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article imageDry conditions in Alberta created a 'perfect storm' for a fire

By Karen Graham     May 6, 2016 in World
A perfect storm of conditions created a monster fire from Hades, forcing over 80,000 people to flee for their lives in Alberta, Canada.
Night-time infrared views of the Ft. McMurray wildfire in northern Alberta sent back to Earth by NASA-NOAA's Suomi National Polar-orbiting Partnership satellite (S-NPP) have a disturbing clarity.
This night-time infrared view of the Fort McMurray Wildfire in Alberta Canada was captured by the VI...
This night-time infrared view of the Fort McMurray Wildfire in Alberta Canada was captured by the VIIRS instrument aboard NASA-NOAA's Suomi NPP satellite on May 5, 2016 at 0956 UTC (5:56 a.m. EDT).
NASA/NOAA - William Straka III
The monstrous blaze has been described as "catastrophic," a "multi-headed monster" and a "dirty, nasty" fire by various officials, and without a doubt, it is the extreme of what mother nature is capable of handing us. With the abundance of dry fuel on the forest floor and in the canopy and the dry heat, all that was needed was the spark to get things started.
"You hate to use the cliché, but it really was kind of a perfect storm," says Mike Wotton, a research scientist with the Canadian Forest Service and a professor at the University of Toronto, reported CBC Canada.
The fire, burning at between 800 to 1,000 degrees Celsius (1,472 to 1,832 degrees Fahrenheit) was first spotted on May 1 when it was only 500 hectares (1,235 acres) in size. As of today, It has now grown to about 100,000 square kilometers (38,610 square miles) in size, with flames reaching 100 meters (328 feet) in height, a real monster.
As of Thursday, the track of the fire had split in two, forcing about 10,000 residents to flee north and 70,000 to head south, causing massive traffic jams. The heavy smoke, thick with ash that rains down on the slowly moving vehicles is scary enough, but the blood-red skies, made so because smoke particles in the air filter out colors other than red, pink and orange, create an image out of Dante's Inferno.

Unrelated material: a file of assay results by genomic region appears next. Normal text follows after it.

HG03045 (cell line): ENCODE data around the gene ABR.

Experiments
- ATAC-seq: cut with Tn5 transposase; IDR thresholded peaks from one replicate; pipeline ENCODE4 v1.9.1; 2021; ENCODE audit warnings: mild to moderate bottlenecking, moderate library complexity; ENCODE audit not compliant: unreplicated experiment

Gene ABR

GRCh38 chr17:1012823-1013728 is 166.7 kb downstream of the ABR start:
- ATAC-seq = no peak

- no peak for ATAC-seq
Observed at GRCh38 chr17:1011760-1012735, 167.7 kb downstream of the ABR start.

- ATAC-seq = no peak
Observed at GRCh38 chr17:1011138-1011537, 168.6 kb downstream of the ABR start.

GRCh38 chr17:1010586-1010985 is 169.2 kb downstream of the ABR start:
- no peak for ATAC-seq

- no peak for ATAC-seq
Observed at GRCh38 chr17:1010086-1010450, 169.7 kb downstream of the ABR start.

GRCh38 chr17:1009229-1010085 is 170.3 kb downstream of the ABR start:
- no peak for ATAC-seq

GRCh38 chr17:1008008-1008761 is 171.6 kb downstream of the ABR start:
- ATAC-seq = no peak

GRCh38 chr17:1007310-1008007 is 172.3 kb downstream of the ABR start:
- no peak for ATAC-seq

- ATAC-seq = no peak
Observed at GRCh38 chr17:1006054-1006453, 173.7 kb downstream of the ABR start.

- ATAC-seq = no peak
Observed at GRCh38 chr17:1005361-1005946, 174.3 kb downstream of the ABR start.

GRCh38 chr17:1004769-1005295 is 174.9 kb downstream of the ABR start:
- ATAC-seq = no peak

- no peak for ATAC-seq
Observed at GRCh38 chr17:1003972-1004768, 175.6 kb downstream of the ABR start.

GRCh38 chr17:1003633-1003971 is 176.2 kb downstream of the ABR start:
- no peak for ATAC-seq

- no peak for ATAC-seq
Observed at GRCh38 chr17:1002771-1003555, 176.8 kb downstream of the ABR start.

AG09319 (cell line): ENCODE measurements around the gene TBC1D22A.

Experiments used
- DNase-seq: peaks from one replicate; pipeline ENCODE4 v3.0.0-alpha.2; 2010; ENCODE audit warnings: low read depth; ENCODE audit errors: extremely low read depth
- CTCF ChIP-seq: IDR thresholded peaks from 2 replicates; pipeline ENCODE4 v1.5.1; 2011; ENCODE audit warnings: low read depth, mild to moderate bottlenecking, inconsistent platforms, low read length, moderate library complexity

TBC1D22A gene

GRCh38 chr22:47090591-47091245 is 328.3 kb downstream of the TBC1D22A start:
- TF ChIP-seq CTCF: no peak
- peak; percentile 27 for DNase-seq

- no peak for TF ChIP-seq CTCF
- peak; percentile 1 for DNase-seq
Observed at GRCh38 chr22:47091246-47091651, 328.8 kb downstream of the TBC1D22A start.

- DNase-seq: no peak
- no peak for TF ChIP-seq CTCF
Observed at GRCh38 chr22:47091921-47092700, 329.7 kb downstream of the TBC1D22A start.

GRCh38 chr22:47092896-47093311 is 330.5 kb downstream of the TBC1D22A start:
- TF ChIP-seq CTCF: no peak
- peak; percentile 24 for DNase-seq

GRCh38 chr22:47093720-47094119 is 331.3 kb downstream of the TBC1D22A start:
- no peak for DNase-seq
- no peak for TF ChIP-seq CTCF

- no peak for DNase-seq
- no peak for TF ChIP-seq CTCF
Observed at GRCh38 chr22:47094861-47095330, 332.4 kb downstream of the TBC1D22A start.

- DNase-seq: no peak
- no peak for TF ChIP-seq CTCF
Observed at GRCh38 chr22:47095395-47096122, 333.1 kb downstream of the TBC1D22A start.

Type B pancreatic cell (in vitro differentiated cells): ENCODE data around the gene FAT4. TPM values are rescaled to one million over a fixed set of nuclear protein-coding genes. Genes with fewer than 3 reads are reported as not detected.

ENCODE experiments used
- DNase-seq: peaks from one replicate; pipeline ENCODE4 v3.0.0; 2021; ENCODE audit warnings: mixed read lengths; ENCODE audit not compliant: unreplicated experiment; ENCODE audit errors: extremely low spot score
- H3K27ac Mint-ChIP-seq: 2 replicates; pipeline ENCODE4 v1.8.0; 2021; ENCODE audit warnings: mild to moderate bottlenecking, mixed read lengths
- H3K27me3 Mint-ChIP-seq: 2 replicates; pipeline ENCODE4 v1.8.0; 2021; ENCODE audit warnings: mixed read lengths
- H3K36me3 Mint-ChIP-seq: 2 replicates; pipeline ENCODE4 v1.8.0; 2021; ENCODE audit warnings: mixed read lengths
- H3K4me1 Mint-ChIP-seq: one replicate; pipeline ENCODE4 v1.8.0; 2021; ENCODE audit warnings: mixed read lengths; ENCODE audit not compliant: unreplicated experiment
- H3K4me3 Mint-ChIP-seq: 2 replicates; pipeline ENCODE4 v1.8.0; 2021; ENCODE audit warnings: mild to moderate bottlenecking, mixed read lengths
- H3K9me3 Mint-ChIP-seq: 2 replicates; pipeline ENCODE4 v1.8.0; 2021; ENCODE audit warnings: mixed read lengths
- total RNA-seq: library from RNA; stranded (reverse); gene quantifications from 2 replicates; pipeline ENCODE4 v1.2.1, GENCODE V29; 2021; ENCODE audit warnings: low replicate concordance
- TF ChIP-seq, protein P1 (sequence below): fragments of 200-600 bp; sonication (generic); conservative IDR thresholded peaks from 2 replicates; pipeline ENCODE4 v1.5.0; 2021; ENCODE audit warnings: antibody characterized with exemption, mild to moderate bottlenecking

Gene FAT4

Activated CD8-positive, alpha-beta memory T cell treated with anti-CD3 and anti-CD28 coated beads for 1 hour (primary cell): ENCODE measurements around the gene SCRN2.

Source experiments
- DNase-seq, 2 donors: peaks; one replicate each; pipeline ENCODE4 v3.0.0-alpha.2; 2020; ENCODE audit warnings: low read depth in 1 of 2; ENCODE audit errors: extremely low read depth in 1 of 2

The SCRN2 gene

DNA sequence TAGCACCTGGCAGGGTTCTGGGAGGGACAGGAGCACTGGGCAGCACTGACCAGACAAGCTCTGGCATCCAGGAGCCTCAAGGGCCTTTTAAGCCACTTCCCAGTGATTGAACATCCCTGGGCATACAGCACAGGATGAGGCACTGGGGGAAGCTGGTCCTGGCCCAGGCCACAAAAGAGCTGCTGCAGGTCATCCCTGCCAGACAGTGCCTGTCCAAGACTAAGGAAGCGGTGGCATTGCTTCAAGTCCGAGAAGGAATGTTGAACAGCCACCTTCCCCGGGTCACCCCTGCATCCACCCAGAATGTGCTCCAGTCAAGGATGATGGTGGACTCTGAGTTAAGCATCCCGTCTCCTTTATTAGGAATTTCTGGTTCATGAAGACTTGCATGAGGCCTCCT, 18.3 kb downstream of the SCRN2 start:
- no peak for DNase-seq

Flames engulf trees along a highway near Fort McMurray  Alberta on May 6  2016
Flames engulf trees along a highway near Fort McMurray, Alberta on May 6, 2016
Cole Burston, AFP
Convoys of evacuees make the trek south
On Friday, the convoys began. Over 1,500 vehicles, broken into groups of 50 were moved through the fire zone escorted by police and a National Defence helicopter acting as a fire spotter. The convoys were halted temporarily this afternoon when heavy smoke and huge flames near the road made the route impassable, reports Reuters.
As far as the city of Ft. McMurray, the hospital, telephone center, municipal center and airport are all intact. The water treatment plant is now up and running again. CTV News Canada is reporting that the province is providing emergency funds for those affected and will give $1,250 per adult and $500 for each dependent to help them in the interim.
“As we did after the Slave Lake fire and the southern Alberta flood, cabinet today, authorized the government to provide emergency financial assistance to people who have been displaced,” said Premier Notley.
The Red Cross has set up a call line for the public, for inquiries and to register call 1-888-350-6070.
To make a donation, call 1-800-418-1111 or visit the website HERE.
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